Vascular dementia is the second most common form of dementia in the United Kingdom, and accounts for roughly 20% of all cases of dementia.
For the human brain to function effectively, it requires a consistent supply of oxygen-rich blood, which it receives through a network of blood vessels called the vascular system. In vascular dementia, the blood vessels in the brain become damaged, resulting in reduced blood supply to certain parts of the brain.
In this condition, changes to the vascular system are usually caused by either a series of very small strokes, or a condition called small vessel disease which damages the tiny blood vessels in the centre of the brain. Because these changes often occur suddenly, the progression of vascular dementia is different from many other forms of dementia such as Alzheimer’s disease. Cognitive decline often occurs in a step-wise pattern with periods of stable functioning followed by a sudden drop which then stabilises to a lower overall level of functioning.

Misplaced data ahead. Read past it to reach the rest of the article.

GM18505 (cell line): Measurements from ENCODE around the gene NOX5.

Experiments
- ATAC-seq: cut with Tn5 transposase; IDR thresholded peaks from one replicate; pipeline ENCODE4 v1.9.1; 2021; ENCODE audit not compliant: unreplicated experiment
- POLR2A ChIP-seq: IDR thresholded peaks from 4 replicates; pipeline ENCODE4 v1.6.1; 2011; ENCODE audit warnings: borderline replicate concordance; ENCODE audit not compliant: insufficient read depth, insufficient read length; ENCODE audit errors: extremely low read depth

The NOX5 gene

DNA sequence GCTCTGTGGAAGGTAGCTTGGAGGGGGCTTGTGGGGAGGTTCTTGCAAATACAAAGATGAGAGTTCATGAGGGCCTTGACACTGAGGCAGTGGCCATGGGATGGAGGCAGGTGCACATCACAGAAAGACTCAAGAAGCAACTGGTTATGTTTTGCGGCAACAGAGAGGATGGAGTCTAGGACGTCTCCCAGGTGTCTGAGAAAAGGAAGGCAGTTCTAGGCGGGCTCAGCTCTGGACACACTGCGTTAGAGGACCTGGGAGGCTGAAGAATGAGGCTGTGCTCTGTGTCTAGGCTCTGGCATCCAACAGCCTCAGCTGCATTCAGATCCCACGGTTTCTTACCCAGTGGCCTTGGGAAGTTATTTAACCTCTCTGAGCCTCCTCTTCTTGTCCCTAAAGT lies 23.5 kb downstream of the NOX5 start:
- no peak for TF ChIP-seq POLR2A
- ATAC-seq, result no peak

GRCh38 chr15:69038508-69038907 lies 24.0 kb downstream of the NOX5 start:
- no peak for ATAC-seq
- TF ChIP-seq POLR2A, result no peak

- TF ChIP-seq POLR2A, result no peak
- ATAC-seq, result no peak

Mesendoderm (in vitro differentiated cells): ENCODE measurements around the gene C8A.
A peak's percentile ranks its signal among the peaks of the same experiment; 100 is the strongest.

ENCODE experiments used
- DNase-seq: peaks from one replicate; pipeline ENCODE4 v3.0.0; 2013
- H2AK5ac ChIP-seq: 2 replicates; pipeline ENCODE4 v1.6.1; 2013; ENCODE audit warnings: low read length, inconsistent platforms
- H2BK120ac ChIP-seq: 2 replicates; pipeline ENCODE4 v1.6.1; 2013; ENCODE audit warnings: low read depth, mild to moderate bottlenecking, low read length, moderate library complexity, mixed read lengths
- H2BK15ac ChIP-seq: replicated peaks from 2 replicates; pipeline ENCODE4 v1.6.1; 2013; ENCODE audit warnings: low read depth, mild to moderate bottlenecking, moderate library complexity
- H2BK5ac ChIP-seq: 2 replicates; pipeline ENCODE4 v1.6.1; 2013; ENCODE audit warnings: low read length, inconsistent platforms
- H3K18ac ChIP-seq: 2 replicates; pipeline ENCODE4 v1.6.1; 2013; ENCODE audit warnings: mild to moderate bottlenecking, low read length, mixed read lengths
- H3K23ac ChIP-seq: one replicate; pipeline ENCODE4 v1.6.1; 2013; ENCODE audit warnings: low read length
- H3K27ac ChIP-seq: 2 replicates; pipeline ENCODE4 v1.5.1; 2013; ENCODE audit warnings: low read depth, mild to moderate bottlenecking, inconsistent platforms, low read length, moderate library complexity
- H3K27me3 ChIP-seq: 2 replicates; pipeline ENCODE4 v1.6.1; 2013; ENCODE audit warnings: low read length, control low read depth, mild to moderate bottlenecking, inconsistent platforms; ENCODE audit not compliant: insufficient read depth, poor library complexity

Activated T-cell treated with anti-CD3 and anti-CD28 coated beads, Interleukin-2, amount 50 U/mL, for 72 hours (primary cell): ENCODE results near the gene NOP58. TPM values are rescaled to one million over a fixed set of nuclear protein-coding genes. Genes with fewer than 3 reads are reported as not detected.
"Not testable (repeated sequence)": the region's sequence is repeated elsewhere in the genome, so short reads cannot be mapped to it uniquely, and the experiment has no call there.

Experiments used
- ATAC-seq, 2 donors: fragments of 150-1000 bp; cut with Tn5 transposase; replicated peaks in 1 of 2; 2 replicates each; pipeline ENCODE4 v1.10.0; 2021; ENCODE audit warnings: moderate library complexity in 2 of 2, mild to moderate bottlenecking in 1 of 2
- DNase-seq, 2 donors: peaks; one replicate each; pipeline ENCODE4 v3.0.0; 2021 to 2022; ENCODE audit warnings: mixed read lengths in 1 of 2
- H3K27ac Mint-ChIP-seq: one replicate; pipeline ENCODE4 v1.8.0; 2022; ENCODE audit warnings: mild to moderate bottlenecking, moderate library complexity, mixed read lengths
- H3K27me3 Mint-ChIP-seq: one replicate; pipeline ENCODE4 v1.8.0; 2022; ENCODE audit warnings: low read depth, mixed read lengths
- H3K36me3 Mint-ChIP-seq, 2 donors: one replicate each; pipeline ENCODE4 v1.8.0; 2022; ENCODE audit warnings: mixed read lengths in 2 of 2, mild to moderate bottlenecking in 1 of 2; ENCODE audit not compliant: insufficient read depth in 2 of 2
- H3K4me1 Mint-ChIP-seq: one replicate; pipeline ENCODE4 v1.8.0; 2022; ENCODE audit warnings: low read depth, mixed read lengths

Common symptoms of vascular dementia include:
- Difficulties with concentration and communication
- Memory problems (although often not to the extent seen in Alzheimer’s disease)
- Symptoms of stroke such as physical weakness or paralysis; periods of acute confusion; and depression.
In some people, vascular changes occur alongside Alzheimer’s disease, causing a mixed-form of dementia which shares features of the two conditions. Mixed dementia tends to be more common in older people.